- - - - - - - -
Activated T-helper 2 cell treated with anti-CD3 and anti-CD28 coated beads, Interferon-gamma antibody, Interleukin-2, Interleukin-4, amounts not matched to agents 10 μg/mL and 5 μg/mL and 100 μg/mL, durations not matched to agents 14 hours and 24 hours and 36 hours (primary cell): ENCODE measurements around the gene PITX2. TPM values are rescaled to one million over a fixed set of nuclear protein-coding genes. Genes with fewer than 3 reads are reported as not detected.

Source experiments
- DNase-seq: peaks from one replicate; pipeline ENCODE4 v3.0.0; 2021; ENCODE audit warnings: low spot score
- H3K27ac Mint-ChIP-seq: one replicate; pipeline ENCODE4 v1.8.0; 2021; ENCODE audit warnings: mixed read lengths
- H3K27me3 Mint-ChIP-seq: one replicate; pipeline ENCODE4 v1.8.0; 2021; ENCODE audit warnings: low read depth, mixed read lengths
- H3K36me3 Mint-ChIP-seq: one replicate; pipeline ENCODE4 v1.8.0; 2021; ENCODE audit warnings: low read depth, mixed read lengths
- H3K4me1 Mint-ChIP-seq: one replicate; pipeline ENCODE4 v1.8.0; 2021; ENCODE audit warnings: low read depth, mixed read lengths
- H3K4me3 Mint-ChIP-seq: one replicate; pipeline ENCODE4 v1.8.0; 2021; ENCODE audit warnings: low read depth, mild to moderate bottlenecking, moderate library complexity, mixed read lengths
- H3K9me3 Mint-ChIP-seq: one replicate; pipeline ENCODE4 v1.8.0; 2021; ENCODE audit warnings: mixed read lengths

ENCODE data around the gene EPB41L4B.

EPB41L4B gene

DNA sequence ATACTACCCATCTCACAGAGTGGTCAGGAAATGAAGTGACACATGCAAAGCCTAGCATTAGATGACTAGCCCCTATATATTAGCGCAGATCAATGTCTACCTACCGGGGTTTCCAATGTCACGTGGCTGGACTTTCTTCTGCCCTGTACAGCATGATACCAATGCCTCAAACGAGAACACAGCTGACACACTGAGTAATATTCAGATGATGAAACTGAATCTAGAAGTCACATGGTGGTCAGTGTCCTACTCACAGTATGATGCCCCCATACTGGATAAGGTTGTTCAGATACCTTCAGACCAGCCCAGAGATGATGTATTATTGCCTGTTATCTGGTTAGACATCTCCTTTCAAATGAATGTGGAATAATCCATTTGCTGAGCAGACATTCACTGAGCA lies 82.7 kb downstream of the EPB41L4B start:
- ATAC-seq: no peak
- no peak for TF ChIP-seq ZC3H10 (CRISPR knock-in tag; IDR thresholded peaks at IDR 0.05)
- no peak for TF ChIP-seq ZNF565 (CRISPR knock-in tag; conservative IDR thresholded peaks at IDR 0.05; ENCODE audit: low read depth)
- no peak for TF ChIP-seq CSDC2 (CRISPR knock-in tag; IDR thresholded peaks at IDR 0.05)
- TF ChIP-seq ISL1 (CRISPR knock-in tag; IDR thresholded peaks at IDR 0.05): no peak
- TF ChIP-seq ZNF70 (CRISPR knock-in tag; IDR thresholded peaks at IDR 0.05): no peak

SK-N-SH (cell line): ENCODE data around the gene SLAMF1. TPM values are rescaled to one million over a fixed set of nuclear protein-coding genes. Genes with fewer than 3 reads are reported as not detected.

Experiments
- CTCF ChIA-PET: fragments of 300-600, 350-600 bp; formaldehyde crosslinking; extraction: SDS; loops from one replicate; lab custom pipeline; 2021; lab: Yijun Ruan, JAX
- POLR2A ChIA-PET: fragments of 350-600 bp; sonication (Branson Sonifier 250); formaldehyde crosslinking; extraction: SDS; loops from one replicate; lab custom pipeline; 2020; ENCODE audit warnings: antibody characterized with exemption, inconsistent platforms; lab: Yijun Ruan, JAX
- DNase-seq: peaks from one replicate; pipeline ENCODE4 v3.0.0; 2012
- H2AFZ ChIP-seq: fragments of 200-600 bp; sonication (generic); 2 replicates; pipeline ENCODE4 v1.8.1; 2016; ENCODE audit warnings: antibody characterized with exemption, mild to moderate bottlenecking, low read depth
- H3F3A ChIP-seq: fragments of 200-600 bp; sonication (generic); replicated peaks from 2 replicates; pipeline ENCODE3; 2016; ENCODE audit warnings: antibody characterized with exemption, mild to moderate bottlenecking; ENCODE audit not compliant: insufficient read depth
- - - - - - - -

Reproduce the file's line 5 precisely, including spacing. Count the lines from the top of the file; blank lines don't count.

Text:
- H3K27me3 Mint-ChIP-seq: one replicate; pipeline ENCODE4 v1.8.0; 2021; ENCODE audit warnings: low read depth, mixed read lengths